I was stunned and overwhelmed. My belief system completely under a scanner. I formed my first impressions from the way a person was groomed, carried self, i.e. haughty bordering on the nose in the air, confidence coming across literally as arrogance having achieved such stupendous success with limited resources. I had dismissed her as a nobody based on her moderate, down to earth appearance. This ‘illiterate’ lady was far more ‘literate’, confident, spiritually pure, well-groomed with a humbleness than any literate person in ‘today’s education is the only saviour’ world. Her literacy was courage, valour, fearlessness, principles. Her a,b,c,d of life was not a degree attained in the world of words. They were her inborn fearlessness, strength, character.
She stays incomparable to the modern, literate, well-groomed, brand adorned, flawless accented English speaking global Indian woman. Today, these would be stories of over-hyped achievements. A defeatist attitude does exist as the certification in relevant fields, prove to be a piece of paper and school of knowledge ignores enhancement of human skills. We are degree holders, but lingering doubts of failure is a subliminal issue. Success stories do abound even now, but her attitude just leaves you chastened.
Never again will I look down on a ‘common woman’. Every common person has an uncommon narrative. There are stories of uncommon courage concealed in a dressed down, reasonably priced clothing and non-branded accessories. They are practical, lion-hearted confident women, who educated themselves as each chapter of their lives unfolded. They developed their own answers to life’s questions and the literacy garlanded them with wisdom, not a paper degree.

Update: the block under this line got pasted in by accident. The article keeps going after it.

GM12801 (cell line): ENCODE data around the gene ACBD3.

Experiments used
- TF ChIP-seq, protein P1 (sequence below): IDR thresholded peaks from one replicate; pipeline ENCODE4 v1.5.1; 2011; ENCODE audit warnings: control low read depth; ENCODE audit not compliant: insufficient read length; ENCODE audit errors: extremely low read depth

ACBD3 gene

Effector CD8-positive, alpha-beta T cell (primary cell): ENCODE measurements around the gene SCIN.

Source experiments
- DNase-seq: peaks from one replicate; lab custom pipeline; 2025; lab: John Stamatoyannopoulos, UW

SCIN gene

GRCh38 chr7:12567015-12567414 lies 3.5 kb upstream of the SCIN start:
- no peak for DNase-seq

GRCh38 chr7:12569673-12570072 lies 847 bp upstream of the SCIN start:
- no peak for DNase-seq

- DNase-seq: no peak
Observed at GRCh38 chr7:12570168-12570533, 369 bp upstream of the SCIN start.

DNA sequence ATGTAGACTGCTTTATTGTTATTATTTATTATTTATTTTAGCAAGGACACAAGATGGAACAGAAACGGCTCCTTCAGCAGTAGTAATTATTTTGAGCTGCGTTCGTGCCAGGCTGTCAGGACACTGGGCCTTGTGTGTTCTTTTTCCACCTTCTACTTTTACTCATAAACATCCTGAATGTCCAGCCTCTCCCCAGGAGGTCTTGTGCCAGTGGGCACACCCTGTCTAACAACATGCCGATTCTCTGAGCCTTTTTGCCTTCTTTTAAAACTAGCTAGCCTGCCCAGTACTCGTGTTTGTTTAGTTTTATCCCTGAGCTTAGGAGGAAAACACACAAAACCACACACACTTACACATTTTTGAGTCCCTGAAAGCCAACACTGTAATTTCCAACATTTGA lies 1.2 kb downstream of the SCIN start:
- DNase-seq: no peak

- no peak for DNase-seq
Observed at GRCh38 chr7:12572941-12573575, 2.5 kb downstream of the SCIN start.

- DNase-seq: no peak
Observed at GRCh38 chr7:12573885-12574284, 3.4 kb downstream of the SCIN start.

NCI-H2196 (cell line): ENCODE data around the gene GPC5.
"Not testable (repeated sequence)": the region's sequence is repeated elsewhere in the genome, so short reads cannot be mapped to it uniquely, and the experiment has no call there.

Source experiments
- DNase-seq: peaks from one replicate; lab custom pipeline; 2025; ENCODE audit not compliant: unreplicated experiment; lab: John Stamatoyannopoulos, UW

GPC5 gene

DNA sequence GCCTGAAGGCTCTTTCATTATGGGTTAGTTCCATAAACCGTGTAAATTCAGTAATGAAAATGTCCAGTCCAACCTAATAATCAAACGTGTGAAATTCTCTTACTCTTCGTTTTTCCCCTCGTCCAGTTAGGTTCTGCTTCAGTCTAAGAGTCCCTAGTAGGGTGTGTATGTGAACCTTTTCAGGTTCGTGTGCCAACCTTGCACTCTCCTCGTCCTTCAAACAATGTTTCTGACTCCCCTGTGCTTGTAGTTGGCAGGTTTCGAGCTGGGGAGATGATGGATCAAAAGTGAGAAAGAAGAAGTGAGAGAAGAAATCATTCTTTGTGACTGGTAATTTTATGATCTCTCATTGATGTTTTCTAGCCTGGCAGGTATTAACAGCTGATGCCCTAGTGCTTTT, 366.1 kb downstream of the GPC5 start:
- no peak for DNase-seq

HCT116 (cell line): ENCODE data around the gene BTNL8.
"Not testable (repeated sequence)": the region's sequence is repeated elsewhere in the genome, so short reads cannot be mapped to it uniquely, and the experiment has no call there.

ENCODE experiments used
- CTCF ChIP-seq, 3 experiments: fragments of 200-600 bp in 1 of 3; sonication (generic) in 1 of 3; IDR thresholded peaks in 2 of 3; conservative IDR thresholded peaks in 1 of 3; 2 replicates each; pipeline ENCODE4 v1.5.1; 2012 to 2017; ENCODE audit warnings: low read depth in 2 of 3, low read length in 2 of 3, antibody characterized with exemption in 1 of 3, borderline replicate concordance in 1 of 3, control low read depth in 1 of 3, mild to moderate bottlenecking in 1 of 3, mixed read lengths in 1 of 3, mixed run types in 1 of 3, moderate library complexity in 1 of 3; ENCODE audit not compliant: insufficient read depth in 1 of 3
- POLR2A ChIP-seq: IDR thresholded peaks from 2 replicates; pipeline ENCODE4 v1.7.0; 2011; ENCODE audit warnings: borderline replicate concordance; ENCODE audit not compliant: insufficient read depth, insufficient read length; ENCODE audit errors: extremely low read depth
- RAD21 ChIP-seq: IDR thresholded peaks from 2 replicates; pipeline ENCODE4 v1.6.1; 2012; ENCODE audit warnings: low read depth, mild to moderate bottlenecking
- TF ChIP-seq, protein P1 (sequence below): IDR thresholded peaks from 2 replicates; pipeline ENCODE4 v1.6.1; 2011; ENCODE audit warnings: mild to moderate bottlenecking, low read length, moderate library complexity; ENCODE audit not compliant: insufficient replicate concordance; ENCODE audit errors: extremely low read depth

I stopped judging people based on their grooming, appearances. I volunteered to become a part of Khakhra (Gujrati cracker) making group to meet up and learn something from their learnt wisdom.
I met women who were successfully managing agricultural fields after their husband’s death. My very own friend who lost her husband at a young age and she was shunned by her in-laws was earning a livelihood by supplying tiffins.
And as they met, chit-chatted, gossiped…some of them were slim and tall. They spoke about giving the runway models a run for their money. ‘We really could have been great models, you see. But, we decided to stay put to give a chance to others!’. They went giggling at their own harmless jokes. These common women also trolled the modern gadgets.
One such conversation :
‘I was quite startled when my son showed me the mobile. How does it run without the battery?’, she asked him. ‘I don’t see any batteries’. She narrated.
‘Well, she said, my son picked up a charger stuck one end in the mobile’s a**, the other in the socket and said this is how you charge a mobile’s battery.’
My jaw literally dropped as I froze at her language. She guffawed at my expression and took a dig at me. ‘We are not literate, you see’. She said with a fine smirk, smartly conveying her language use. Tongue in cheek.
I guffawed. These women could give AIB a run for their money.